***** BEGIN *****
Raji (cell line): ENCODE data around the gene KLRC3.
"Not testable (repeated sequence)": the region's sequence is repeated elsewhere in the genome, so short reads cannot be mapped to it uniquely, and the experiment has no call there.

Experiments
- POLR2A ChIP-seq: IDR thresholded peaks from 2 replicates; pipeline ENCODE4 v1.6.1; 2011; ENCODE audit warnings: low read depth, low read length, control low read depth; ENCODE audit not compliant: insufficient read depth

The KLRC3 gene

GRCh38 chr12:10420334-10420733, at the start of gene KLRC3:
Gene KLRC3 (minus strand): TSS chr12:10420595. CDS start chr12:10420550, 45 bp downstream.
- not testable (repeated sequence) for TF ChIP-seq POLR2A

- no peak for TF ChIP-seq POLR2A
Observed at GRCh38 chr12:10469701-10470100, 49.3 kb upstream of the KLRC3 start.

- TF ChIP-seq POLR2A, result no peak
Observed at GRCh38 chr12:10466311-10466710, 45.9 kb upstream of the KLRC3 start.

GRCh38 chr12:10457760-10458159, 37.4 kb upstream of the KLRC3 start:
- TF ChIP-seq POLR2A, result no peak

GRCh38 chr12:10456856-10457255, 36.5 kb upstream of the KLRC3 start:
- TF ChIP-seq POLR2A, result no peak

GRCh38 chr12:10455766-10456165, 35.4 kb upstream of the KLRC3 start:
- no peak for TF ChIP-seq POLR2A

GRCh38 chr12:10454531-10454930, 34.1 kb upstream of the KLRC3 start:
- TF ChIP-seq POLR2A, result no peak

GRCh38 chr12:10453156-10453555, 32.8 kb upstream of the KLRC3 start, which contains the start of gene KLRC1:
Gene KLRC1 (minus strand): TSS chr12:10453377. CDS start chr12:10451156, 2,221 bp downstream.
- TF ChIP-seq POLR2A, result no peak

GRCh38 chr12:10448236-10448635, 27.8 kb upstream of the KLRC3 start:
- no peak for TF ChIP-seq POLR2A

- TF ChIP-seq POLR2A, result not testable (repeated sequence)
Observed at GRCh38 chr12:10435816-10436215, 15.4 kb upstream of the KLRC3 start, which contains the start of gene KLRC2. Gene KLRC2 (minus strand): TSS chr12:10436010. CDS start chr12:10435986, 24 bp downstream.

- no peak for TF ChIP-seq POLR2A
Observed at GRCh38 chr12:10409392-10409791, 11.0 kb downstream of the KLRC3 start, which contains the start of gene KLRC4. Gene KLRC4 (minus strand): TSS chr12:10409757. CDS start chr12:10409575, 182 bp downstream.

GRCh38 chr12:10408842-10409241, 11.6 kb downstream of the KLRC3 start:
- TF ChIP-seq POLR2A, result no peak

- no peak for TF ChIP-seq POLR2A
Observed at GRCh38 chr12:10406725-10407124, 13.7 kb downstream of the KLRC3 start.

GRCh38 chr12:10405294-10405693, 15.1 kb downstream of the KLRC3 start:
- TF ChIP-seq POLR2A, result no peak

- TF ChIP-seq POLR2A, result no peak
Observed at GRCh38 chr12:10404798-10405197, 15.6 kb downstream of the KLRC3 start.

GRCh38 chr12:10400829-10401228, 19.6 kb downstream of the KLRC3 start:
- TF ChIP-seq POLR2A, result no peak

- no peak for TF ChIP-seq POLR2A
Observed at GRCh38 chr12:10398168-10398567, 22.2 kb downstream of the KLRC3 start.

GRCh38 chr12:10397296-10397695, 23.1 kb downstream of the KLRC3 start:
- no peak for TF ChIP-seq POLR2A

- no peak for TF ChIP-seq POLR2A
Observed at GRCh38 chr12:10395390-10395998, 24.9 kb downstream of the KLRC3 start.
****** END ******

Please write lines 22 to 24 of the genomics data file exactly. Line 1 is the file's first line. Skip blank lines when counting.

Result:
Gene KLRC1 (minus strand): TSS chr12:10453377. CDS start chr12:10451156, 2,221 bp downstream.
- TF ChIP-seq POLR2A, result no peak

GRCh38 chr12:10448236-10448635, 27.8 kb upstream of the KLRC3 start: